Most Active Stories
- County Execs Propose Partial Funding Plan For The New NY Bridge
- Cousin, 19, Charged With Murder Of 5-Year-Old After Kidnapping Hoax
- Part Five Of Student Loan Series Focuses On Young Farmers
- Officials Inaugurate High Speed Rail Line In Western Mass.
- Part Two Of Student Loan Series Looks At Adult Learners
North Country News
Fri April 5, 2013
Tourism Report Indicates Growth
A biennial report released by the Vermont Department of Tourism and Marketing shows record growth in visitor spending and tourism industry employment.
The study titled "A Benchmark Study of the Economic Impact of Visitor Expenditures on the Vermont Economy - 2011" was released during the 30th annual Vermont Travel Industry Conference this week. According to Department of Tourism and Marketing Spokesperson Jen Butson, it found that since 2009 there has been record growth in visitor spending.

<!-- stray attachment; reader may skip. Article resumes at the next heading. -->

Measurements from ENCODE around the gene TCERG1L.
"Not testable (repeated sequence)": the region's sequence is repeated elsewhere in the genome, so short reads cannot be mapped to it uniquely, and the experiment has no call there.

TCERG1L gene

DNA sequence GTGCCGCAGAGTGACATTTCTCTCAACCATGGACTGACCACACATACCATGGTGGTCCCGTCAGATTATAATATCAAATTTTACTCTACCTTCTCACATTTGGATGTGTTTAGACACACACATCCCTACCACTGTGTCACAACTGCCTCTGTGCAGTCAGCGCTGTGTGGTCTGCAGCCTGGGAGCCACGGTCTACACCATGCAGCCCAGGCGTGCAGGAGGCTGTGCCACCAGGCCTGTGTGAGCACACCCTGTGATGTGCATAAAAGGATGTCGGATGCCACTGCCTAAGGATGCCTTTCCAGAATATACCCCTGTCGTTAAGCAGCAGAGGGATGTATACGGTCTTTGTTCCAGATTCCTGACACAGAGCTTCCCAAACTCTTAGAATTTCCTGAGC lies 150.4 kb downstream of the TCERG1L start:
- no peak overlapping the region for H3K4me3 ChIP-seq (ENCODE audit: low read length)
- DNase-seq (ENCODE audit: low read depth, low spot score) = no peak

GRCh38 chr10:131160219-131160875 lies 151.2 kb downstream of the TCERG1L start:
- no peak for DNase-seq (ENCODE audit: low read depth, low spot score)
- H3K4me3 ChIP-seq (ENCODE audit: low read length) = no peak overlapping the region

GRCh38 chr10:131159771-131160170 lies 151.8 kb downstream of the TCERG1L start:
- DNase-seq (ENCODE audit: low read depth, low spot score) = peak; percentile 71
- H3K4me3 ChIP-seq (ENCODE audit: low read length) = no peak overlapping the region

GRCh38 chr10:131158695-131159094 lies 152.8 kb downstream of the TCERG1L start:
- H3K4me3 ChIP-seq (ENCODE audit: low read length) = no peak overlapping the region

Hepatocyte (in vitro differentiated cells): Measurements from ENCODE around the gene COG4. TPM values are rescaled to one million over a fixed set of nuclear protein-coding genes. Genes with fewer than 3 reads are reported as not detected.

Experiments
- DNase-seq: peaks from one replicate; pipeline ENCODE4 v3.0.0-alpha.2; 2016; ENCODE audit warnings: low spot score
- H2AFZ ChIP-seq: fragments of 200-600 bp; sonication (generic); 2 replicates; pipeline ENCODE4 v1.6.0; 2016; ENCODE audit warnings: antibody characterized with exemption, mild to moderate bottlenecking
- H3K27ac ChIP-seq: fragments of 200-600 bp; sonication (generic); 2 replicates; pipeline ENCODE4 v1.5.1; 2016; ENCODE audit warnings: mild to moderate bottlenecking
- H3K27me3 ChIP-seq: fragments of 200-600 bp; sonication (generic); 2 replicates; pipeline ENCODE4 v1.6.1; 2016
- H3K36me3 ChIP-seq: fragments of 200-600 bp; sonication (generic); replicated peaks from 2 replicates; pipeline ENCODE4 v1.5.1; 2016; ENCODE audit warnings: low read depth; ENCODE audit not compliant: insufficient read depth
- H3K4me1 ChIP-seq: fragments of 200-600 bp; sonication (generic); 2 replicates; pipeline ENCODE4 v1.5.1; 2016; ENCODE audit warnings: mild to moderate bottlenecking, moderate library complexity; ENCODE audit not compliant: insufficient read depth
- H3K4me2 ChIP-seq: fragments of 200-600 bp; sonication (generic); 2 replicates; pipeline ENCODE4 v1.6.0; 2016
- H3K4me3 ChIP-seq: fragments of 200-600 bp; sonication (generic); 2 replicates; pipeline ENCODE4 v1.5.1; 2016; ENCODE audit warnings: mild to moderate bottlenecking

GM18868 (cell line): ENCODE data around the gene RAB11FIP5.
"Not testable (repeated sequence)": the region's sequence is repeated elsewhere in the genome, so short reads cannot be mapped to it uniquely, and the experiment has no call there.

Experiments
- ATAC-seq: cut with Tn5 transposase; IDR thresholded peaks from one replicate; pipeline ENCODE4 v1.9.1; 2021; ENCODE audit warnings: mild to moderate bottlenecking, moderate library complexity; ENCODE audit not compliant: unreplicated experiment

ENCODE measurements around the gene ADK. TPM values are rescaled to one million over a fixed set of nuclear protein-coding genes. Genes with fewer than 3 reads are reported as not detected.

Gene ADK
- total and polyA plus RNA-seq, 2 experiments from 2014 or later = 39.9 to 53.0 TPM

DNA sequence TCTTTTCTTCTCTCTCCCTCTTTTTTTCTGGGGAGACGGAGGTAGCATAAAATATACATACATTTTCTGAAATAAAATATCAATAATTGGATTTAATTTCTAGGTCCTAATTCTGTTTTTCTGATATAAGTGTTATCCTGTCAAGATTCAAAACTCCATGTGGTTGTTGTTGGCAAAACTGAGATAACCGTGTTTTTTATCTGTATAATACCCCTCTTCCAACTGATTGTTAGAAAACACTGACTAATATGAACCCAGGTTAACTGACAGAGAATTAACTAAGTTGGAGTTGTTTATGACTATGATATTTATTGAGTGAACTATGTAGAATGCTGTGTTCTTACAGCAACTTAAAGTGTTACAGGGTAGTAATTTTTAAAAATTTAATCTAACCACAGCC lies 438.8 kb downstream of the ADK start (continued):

Stowe Area Association Executive Director Ed Stahl is chair of the Vermont Travel and Recreation Council. He notes that Vermont’s tourism industry is seeing growth despite challenges due to bad weather last year and the aftermath of Tropical Storm Irene.
How strong the tourism economy is depends on where you are, according to Ed Stahl. In the Stowe area, he explains that there have been infrastructure improvements at ski resorts and new restaurants. Stahl says part of work is being done to anticipate tourism inclinations.
Although Vermont is renowned for winter skiing, most tourists actually visit in summer. The report found nearly 30 percent of “person trips” occurred then, compared to 28 percent in winter. However, visitor spending in winter was higher. The report also broke down where travelers came from; 54 percent are from the U.S. outside of Vermont, 27 percent are Vermonters and 18 percent are from Canada. Jen Butson notes the Department of Tourism and Marketing wants to focus more on international tourists.
Visitors spent more than 1.7 billion dollars in 2011 in Vermont, generating nearly 275 million dollars in tax revenues and supporting nearly 38-thousand tourism-related jobs.